A cajón (Spanish pronunciation: [kaˈxon] ka-HON, "box", "crate" or "drawer") is nominally a six-sided, box-shaped percussion instrument originally from Peru, played by slapping the front or rear faces (generally thin plywood) with the hands, fingers, or sometimes various implements such as brushes, mallets, or sticks.
Cajones are primarily played in Afro-Peruvian music, as well as contemporary styles of flamenco and jazz among other genres. The term cajón is also applied to other unrelated box drums used in Latin American music such as the cajón de rumba used in Cuban rumba and the cajón de tapeo used in Mexican folk music.
Sheets of 0.5 to 0.75 inches (1.3 to 1.9 cm) thick wood are generally used for five sides of the box. A thinner sheet of plywood is nailed on as the sixth side, and acts as the striking surface or head. The striking surface of the cajón drum is commonly referred to as the “tapa”. A sound hole is cut on the back side. The top edges are often left unattached and can be slapped against the box.
The modern cajón may have rubber feet, and has several screws at the top for adjusting percussive timbre. Originally they would be only wooden boxes but now some versions may also have several stretched cords pressed against the top for a buzz-like effect or tone. Guitar strings, rattles or drum snares may serve this purpose. They may also have bells on the inside near the cords.
The player sits astride the box, tilting it at an angle while striking the head between their knees. The percussionist can play the sides with the top of their palms and fingers for additional sounds.
Origins and evolution
The cajón is the most widely used Afro-Peruvian musical instrument since the late 18th century. Slaves of west and central African origin in the Americas are considered to be the source of the cajón drum. Currently, the instrument is common in musical performance throughout some of the Americas, the Philippines and Spain.
The cajón was developed during the periods of slavery in coastal Peru. The instrument reached a peak in popularity by 1850, and by the end of the 19th century cajón players were experimenting with the design of the instrument by bending some of the planks in the cajón's body to alter the instrument's patterns of sound vibration. After slavery the cajón was spread to a much larger audience including Criollos.
Given that the cajón comes from slave musicians in the Spanish colonial Americas, there are two complementary origin theories for the instrument. It is possible that the drum is a direct descendant of a number of boxlike musical instruments from west and central Africa, especially Angola, and the Antilles. These instruments were adapted by slaves from the Spanish shipping crates at their disposal. In port cities like Matanzas, Cuba, codfish shipping crates and small dresser drawers became similar instruments.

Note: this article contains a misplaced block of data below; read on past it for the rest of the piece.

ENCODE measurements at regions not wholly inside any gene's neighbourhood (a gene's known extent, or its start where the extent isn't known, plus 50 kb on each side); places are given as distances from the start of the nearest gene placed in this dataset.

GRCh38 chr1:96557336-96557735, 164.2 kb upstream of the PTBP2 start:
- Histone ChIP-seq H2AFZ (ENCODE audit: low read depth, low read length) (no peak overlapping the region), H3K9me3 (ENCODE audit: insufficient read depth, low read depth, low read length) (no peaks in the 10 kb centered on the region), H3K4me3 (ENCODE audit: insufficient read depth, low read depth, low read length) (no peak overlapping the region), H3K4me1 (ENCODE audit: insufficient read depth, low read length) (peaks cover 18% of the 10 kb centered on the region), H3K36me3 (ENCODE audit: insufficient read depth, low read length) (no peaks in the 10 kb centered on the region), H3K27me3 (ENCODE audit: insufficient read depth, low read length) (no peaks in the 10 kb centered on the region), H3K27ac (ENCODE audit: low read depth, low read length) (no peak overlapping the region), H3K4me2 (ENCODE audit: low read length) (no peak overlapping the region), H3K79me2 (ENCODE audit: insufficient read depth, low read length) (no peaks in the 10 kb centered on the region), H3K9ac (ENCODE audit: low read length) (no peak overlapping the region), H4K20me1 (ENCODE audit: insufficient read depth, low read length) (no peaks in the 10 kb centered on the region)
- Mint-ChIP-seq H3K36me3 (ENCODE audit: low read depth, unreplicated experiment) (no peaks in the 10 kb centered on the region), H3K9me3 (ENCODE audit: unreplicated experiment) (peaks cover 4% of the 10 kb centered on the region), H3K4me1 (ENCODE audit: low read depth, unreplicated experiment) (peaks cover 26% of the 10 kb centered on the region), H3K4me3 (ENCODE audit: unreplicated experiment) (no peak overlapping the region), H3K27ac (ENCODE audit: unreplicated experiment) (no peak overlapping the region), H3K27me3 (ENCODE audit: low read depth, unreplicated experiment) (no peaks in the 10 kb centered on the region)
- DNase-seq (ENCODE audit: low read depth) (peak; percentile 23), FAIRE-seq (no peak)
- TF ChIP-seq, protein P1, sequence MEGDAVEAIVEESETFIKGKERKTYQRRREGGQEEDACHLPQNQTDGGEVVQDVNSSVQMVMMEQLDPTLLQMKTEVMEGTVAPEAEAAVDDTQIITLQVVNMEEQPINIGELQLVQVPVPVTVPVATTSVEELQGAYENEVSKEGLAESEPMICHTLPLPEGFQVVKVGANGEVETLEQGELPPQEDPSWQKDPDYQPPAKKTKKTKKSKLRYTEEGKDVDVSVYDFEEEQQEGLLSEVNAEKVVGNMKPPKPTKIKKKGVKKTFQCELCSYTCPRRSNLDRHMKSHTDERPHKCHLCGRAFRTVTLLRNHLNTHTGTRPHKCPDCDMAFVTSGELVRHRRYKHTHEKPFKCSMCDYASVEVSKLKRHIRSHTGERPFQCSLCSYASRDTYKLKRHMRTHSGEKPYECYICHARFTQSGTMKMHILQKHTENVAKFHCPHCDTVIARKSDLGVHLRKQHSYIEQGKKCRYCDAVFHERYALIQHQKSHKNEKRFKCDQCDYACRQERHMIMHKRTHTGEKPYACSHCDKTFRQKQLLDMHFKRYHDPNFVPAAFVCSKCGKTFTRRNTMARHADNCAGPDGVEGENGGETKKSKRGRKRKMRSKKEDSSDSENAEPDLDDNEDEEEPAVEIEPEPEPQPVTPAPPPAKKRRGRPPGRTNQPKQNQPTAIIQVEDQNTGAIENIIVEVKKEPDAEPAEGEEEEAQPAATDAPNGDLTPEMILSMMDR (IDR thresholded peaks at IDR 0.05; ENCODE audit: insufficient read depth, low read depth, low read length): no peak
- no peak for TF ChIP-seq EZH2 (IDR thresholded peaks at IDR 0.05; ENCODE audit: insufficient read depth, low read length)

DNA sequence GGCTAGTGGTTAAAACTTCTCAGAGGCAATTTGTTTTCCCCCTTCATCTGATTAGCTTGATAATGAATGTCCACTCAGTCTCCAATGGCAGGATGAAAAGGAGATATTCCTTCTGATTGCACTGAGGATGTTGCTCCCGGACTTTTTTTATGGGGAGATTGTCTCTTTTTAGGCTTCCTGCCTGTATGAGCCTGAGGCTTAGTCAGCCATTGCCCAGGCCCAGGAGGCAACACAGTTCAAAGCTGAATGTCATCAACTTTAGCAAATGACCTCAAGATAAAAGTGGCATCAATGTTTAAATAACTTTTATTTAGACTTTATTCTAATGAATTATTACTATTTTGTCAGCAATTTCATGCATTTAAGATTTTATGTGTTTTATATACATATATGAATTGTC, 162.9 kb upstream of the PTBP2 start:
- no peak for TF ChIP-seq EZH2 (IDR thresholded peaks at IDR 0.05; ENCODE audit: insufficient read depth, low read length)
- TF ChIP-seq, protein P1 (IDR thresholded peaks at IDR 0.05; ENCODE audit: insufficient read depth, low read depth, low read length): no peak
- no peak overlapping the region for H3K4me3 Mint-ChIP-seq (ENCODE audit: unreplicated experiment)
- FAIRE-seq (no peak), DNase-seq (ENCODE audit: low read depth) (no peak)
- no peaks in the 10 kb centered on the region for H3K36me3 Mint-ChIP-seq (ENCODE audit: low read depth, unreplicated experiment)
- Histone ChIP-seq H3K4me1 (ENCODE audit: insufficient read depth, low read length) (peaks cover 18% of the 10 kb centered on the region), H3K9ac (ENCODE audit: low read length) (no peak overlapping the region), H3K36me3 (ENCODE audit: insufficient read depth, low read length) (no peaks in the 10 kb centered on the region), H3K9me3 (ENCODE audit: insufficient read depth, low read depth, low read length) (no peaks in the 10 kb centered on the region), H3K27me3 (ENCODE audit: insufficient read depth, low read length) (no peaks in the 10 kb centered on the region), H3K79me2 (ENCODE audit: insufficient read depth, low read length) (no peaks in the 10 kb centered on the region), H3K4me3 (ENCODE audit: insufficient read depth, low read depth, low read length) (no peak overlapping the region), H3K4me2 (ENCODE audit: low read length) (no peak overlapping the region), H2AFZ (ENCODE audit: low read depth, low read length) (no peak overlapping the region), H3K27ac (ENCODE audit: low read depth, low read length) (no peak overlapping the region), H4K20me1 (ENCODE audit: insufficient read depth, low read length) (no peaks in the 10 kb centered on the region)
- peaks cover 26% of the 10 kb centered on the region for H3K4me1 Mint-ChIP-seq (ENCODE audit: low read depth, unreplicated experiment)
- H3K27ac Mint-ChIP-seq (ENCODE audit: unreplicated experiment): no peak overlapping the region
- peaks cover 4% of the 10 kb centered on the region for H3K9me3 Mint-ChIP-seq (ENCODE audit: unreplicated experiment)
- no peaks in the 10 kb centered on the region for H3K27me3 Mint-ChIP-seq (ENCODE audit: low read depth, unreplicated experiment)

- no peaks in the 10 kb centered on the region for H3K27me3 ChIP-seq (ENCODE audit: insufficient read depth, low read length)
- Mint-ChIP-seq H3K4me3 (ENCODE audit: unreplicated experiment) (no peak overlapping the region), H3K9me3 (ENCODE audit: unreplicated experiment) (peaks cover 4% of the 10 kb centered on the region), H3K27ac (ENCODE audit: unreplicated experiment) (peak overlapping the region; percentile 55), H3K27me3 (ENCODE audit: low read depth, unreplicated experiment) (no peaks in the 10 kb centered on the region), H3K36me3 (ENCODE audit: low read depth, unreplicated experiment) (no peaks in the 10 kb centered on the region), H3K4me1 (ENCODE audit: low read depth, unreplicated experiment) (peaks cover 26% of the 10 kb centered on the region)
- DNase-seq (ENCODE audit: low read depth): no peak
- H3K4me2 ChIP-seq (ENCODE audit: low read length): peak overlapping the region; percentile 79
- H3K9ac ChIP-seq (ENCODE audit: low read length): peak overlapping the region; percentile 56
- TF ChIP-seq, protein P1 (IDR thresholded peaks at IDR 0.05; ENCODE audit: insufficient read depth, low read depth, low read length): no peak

Another theory states that slaves simply used boxes as musical instruments to subvert Spanish colonial bans on music in predominantly African areas; In this way, cajones could easily be disguised as seats or stools, thus avoiding identification as musical instruments. In all likelihood it is a combination of these factors - African origins and Spanish suppression of slave music - that led to the cajón's creation.
Spanish flamenco guitar player Paco de Lucía brought to Spain a cajón formerly owned by Peruvian percussionist Caitro Soto in 1977 with the purpose of using it as a more reliable rhythmic base in Flamenco.
In 2001, the cajón was declared National Heritage by the Peruvian National Institute of Culture. In 2014, the Organization of American States declared the cajón an "Instrument of Peru for the Americas".
The modern cajón is often used to accompany the acoustic guitar. The cajón is becoming rapidly popular in blues, pop, rock, funk, world music, jazz, etc. Cajón is often used by bands instead of a full drum kit when performing in minimalist settings.
Cajón playing styles
The instrument has been played not only with hands, but also with plastic and metal brushes, as normally used for drums. Another way of playing the cajón is to use an ordinary bass drum pedal, thus turning the cajón into an indirect percussion instrument. This enables the player to beat it just like a pedal-bass-drum, but it also restricts the player's standard position.
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- Afro-Peruvian music
- Jawbone (instrument)
- Cajón de rumba - Cuba
- Cajón de tapeo - México
- Chuse, Loren (2003). Cantaoras: Music, Gender and Identity in Flamenco Song. New York, NY: Routledge. p. 50.
- http://www.thecajondrumshop.com/index.php?page=how-to-build-a-cajon The Cajón Drumshop, How to build a cajón
- Tompkins, William David: "Afro-Peruvian Traditions" in "Music of the African Diaspora in the Americas," p. 493. Springer US Press, 2005
- Feldman, Heidi: "Black Rhythms of Peru" p. 21-22. Wesleyan University Press, 2006
- Feldman, Heidi: "Black Rhythms of Peru" p. 22. Wesleyan University Press, 2006
- http://www.youtube.com/watch?v=LCNEpVmrJsM The origins of Peruvian Cajón in Flamenco, Paco de Lucia interview
- National Directoral Resolution 798 August 2 2001
- http://www.youtube.com/watch?v=Z7Py45ktc34&list=UU7SqX8W4D1rWh3G6PSSa3SA&index=4 Festejo music
- Feldman, Heidi: "Black Rhythms of Peru". Wesleyan University Press, 2006
- How to Build a Cajón
- DavisDrum Curved sides cajons BeatBox Davis.
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- Videos of a cajón being played
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- Afro-Cuban cajón in religious ceremonies
- Instruments of the World - Cajon
- Brief history of the instrument with photo.
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